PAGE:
Austria Becomes First EU Country to Start Lifting Coronavirus Lockdown Measures
Austria’s authories have decided to begin easing up the epidemic restrictions immediately after Easter weekend.
As of Tuesday, April 14, Austria is going to start relaxing its lockdown over the coronavirus outbreak, less than a month after the restrictive measures were introduced on March 16.
All public venues except for supermarkets and medical facilities have been closed throughout the country but last week Austria became the first EU member state and the first country in Europe to announce the start of the gradual lifting of the restrictions after Easter weekend.
The announcement by Austrian Chancellor Sebastian Kurz was welcomed by the media as one of the first sing indicating that Europe was starting to overcome the coronavirus outbreak, DW reports.
The gradual relaxing of the coronavirus lockdown in Austria is set to start with the opening of “non-essential” stores of under 400 square meters as well as hardware stores and garden centers.
Austrian shopping malls and hairdressers are going to reopen on May 1, while restaurants and hotels will have to stay shut until mid-May at the earliest, and public events will not be allowed at least until late June.
People will be still be required to wear face masks in all shops and in public transport. Social distancing and regular handwashing will remain among the top public health measures in the country.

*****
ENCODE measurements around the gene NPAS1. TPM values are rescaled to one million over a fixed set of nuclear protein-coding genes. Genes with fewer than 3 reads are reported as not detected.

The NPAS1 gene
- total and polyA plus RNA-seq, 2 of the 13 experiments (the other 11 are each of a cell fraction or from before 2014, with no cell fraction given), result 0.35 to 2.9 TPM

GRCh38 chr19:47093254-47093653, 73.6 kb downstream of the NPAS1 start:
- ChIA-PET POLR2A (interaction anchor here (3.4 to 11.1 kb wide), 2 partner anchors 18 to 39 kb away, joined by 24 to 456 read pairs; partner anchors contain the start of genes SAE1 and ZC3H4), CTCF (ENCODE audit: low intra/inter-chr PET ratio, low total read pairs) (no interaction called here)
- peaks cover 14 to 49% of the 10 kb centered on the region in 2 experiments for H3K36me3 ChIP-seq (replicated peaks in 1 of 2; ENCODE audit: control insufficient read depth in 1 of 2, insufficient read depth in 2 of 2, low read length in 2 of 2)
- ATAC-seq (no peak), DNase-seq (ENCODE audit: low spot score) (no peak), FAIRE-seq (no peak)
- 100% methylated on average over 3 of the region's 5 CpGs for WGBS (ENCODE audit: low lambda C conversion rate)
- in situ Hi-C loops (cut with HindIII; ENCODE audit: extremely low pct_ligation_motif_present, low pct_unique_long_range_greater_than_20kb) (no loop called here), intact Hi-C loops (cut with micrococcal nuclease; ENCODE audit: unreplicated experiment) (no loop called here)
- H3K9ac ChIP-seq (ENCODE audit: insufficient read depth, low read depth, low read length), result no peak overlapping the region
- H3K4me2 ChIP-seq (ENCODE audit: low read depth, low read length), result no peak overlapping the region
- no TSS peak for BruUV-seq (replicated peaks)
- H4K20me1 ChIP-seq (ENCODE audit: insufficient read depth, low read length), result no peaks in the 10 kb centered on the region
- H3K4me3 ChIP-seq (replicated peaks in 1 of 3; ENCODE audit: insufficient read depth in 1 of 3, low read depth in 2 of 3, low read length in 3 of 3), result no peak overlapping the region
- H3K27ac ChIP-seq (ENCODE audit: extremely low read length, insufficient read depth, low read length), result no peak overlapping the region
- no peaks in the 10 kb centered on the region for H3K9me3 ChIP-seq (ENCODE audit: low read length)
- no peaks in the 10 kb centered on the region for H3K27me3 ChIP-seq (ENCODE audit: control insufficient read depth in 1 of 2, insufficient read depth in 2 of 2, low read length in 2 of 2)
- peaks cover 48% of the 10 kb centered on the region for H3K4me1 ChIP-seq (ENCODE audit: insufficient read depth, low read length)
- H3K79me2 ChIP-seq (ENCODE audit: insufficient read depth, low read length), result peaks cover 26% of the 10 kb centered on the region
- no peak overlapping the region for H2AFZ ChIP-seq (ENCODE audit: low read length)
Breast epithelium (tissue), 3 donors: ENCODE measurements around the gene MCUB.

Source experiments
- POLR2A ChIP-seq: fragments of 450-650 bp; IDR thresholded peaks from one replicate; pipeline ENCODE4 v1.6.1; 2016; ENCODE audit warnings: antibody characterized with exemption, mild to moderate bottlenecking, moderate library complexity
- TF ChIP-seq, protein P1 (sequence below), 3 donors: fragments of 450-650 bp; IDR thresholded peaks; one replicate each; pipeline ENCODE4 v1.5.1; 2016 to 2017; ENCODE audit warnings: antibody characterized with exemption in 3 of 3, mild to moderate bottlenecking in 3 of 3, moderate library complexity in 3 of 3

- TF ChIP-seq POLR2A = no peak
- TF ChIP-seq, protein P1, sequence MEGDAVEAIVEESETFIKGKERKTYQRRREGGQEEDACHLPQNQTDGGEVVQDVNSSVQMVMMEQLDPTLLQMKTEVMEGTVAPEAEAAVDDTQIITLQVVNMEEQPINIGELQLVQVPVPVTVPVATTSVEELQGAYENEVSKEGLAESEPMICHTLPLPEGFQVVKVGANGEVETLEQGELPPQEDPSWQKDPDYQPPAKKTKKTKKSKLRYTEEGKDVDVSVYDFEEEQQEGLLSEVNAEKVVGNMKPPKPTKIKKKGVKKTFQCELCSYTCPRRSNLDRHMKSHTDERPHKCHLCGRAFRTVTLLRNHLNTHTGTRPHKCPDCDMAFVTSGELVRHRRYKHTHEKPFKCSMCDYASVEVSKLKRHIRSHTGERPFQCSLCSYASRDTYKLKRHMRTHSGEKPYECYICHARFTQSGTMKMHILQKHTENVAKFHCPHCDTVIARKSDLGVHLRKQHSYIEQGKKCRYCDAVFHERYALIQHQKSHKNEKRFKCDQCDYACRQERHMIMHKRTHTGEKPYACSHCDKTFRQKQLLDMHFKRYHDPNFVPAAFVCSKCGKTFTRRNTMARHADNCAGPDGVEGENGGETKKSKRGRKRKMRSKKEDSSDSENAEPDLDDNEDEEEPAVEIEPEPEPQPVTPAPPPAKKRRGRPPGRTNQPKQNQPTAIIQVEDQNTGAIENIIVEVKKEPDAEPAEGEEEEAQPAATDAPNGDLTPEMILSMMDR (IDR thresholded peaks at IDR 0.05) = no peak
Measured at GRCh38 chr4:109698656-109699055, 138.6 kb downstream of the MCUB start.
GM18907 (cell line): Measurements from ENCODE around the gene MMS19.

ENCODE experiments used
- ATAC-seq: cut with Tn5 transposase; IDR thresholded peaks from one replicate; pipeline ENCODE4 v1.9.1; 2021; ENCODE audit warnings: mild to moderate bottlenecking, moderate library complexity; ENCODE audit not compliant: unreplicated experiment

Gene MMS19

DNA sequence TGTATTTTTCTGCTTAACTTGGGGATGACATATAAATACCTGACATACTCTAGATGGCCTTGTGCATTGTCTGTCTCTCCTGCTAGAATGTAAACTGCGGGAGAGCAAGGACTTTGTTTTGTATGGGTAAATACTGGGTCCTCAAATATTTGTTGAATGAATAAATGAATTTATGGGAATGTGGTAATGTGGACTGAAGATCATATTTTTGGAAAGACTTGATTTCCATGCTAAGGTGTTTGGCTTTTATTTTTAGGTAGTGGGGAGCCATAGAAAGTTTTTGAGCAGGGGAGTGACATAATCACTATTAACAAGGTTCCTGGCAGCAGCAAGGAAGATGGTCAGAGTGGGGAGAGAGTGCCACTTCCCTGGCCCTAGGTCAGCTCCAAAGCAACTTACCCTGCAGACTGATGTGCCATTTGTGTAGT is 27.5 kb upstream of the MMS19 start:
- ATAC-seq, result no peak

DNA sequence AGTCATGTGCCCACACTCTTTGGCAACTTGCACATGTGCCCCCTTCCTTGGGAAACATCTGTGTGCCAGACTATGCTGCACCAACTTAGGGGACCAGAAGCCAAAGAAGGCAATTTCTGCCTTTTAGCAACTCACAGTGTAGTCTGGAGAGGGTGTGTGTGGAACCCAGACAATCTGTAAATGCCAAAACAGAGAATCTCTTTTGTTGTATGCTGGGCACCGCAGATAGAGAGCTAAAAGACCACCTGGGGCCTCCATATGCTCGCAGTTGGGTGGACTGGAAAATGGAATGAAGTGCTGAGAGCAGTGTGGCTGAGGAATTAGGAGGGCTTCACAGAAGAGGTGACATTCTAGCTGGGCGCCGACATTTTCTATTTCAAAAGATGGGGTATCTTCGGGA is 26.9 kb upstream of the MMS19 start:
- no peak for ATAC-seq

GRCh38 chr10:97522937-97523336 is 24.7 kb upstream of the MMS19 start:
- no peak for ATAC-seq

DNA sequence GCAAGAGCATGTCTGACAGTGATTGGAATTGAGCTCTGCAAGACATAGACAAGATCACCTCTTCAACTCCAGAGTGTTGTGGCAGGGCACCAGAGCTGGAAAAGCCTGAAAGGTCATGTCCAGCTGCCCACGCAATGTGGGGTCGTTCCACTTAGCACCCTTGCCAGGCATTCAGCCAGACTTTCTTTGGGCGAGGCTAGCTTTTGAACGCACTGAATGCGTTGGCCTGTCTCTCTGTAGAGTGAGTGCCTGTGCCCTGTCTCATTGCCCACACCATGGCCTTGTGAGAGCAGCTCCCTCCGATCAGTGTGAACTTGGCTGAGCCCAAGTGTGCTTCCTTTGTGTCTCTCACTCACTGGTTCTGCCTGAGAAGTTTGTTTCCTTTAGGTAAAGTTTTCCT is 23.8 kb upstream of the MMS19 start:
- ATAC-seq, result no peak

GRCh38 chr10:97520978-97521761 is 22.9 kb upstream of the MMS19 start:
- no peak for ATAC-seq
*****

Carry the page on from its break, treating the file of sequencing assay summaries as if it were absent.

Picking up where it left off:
At the beginning of April, there were 504,000 people in Austria who were registered unemployed, an increase by 200,000 alone between March 15 and March 31, the first two weeks of the coronavirus lockdown in the country.
“Every area of the economy has been directly or indirectly affected,” Assistant Professor Birgit Meyer of the Vienna University of Economics and Business is quoted as saying.
“This is just a drop in the ocean to begin with. But it means you can plan with more certainty. It is extremely important for companies and independent retailers to have such a perspective,” she emphasizes, hinting that other European governments would be looking to Austria to see the lockdown could be relaxed while the population could be kept safe.
“There are still restrictions for many businesses. Further, many are dependent on different supply chains and demand from abroad,” says Professor Meyer.
“If other countries don’t follow Austria and slowly begin to open their economies, it will take even longer for the Austrian economy to return to its full potential,” she warns.
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